Some time ago, a friend of mine had the amazing experience of chanting the Exsultet during the Easter Vigil. Different forms of this prayer have been sung during the Easter Vigil since the seventh century. My friend sang this prayer as he celebrated the six month-anniversary of his sobriety. Only a very few of his friends were aware that he was celebrating this milestone. As the incense wafted around the ambo during his proclamation, I could not help thinking that the “cloud” represented the presence of God within the temple!
He chanted, “O wonder of your humble care for us! O love, O charity beyond all telling, to ransom a slave you gave away your Son!” Tears gently fell from my eyes. His proclamation of this ageless prayer, for me, exemplified what the Resurrection is all about: through the mercy and love of God, we are made new. We are resurrected from death and sin not only by Jesus’ death on the cross, but also by what happened in the tomb.
I can see you nodding as you read this. However, have you ever thought about the fact that as we celebrate Easter, the anniversary of the Resurrection of our Lord Jesus Christ, we live in a world that still experiences death, war, addiction, racism and an entire multitude of other evils? How can we truly understand what the resurrected Christ can tell us? The one thing that we can understand is the transformative power of love in the world. Isn’t this what the Resurrection stories show us – the power of that love?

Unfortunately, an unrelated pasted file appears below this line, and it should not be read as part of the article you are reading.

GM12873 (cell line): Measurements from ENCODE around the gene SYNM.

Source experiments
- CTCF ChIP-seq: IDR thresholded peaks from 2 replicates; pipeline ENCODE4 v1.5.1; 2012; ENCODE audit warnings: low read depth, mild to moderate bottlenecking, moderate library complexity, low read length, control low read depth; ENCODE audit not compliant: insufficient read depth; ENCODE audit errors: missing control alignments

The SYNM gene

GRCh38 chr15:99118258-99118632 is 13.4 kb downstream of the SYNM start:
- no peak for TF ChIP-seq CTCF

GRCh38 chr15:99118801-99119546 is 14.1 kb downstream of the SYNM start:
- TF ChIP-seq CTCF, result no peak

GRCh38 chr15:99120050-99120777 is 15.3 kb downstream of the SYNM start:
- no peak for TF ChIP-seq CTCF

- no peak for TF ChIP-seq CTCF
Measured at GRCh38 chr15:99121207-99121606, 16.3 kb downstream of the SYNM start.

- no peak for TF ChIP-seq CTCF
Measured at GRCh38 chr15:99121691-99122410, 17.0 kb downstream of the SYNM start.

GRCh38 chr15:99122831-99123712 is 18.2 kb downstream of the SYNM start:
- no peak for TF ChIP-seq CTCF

Consider: “In his 2020 encyclical Fratelli tutti, Pope Francis gives us a possible understanding. In his closing prayer, he writes: ‘Grant that we Christians may live the Gospel, discovering Christ in each human being, recognizing him crucified in the sufferings of the abandoned and forgotten of our world, and risen in each brother or sister who makes a new start.’
This beautiful prayer suggests at least part of what the crucifixion and empty tomb are trying to show us. First, in the crucifixion, we see that God is suffering in and with us humans as we suffer – in all our human crucifixions of racism, injustice, poverty, oppression, violence, abandonment, misunderstanding, mean-spiritedness, and hate. And then, in the Resurrection, we see that God is rising with every brother or sister whenever they rise and make a new start.”1
Another way of looking at this is: In the resurrected form, His closest friends did not recognize Him. His living body still had wounds that were open; you could put your fingers in them! These wounds were not wounds of the horror of the event that happened on Friday. Nope. Not in the least! These wounds were not reminders of what happened; they were transformed into proof of His unselfish, self-emptying love for us!
As my friend journeyed through the 12 Steps of AA, and continues to even today, he voiced to me that he discovered a “silver lining” to his addiction. He learned up close and personal about the gift and grace of being an addict. He learned about God’s mercy and love even when he was too drunk to accept it! He also discovered that if he was “true” to the program, God could use his brokenness to not only help others, but to be patient and forgiving of others. After all, we pray in the Our Father, “forgive us our trespasses as we forgive others.” God has forgiven us, and we are called to live that out.
This is a message that’s certainly something to be exultant about!
1Knipper, J. J., ed. Hungry, and you fed me: Homilies and reflections for Cycle C. Clear Vision Publishing. (2012). pg. 90.
By Sister Geralyn Schmidt, SCC, The Catholic Witness